* good deep question about whether empathy is what matters/makes a difference—or whether it might drive us to defensiveness and self-protection, rather than increased responsibility: this is too much for any one individual to take on…

Some talking notes, from our final writing conference:
* you think that you've worked on cutting the "talkiness," though it remains, "because it's fun to write that way," and because you resist editing, preferring to "write in one motion"
your theses are stronger, and you are glad about that: you've learned how to make an argument rather than just being descriptive, and also how to avoid being "grandiose," which (it turns out) is not really necessary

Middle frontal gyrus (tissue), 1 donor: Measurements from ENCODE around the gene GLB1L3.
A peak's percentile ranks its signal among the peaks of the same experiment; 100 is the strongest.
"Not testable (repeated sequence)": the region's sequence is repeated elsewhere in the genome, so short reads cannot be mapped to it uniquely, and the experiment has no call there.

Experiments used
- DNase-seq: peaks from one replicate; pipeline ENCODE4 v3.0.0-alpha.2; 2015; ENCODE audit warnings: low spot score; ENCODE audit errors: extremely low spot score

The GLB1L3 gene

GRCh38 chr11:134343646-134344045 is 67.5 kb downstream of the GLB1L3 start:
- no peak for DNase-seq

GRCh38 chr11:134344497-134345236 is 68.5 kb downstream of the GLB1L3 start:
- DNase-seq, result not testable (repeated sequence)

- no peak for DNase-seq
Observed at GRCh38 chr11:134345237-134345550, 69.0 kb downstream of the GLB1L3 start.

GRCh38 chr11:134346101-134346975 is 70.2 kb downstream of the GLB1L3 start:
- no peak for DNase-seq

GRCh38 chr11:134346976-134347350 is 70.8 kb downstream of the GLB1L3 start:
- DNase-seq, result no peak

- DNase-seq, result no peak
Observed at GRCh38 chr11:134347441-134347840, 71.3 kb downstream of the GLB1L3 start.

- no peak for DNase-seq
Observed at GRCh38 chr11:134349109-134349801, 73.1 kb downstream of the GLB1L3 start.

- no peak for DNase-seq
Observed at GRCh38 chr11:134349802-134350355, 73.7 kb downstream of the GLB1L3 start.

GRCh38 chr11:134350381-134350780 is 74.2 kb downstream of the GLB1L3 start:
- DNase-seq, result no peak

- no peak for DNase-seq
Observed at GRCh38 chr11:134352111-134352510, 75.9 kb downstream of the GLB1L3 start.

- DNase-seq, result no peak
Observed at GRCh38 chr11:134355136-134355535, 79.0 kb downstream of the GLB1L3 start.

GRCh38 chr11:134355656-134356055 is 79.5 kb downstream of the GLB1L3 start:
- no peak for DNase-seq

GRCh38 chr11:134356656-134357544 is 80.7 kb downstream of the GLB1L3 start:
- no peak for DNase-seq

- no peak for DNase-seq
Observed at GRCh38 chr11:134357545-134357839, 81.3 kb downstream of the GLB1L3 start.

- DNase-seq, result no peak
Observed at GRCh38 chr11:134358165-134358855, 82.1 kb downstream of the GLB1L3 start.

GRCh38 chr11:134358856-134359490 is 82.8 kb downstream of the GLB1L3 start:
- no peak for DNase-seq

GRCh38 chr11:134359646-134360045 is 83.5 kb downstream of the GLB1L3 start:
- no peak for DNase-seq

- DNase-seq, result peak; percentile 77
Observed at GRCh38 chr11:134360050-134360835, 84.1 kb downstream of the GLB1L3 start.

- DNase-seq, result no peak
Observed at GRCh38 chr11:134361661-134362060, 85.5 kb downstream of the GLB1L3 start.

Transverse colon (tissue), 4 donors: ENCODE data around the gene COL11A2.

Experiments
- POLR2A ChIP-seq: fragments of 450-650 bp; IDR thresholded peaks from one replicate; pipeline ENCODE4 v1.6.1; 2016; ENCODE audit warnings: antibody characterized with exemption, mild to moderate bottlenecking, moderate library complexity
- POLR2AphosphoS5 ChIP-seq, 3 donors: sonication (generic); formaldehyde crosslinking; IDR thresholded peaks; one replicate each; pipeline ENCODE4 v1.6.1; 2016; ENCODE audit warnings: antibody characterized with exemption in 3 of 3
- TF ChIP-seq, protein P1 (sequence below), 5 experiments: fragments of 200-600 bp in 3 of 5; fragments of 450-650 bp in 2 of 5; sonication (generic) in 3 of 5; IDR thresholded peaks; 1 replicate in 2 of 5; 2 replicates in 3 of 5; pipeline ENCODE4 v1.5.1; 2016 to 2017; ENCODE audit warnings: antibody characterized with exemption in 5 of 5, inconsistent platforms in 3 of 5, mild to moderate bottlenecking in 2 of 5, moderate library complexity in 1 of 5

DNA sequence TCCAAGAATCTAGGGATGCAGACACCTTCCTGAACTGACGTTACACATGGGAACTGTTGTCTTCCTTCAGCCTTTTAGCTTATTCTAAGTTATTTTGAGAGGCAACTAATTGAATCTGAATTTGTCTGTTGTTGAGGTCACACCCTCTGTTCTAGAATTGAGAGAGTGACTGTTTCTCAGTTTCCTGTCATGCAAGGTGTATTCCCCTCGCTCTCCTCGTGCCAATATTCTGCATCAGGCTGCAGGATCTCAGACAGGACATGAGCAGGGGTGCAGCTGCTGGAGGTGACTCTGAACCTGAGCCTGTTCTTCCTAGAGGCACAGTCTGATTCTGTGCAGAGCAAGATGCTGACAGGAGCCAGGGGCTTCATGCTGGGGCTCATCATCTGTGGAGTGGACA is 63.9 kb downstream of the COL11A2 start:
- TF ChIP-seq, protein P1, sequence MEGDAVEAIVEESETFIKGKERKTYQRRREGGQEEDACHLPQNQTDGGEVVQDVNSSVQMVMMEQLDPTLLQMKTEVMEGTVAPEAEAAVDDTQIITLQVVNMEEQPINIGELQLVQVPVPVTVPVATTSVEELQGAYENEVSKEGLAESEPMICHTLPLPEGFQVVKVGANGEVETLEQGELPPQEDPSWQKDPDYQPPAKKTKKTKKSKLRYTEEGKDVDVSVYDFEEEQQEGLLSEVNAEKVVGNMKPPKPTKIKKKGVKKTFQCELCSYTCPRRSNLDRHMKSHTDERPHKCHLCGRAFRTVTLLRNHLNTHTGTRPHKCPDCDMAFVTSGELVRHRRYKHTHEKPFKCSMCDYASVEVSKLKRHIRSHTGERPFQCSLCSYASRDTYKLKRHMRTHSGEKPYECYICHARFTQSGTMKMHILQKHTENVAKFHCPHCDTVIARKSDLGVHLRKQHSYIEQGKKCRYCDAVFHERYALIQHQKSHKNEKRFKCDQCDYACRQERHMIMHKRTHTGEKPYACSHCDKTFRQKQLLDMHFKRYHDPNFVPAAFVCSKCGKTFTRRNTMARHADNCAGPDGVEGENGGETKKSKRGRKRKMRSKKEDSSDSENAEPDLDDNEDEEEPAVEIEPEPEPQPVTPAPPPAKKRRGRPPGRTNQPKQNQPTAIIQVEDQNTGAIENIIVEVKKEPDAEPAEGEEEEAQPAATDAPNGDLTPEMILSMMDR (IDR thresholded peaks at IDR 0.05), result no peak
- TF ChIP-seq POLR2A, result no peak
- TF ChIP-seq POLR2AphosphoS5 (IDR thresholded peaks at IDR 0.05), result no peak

using the "outlining-webby" method is useful; so is focusing on transitions
we agreed that you will re-write paper #9, with a focus on the idea of "keeping your identity while expanding it" --i.e.: how can a woman's college change to continue to accept marginalized people? does doing this change the identity of "woman's college"? can we keep the identity of "woman's college," while interrogating and/or expanding the definition of "woman"? I'm nudging you to include in this revision some very concrete advice to the trustees about how to make this happen.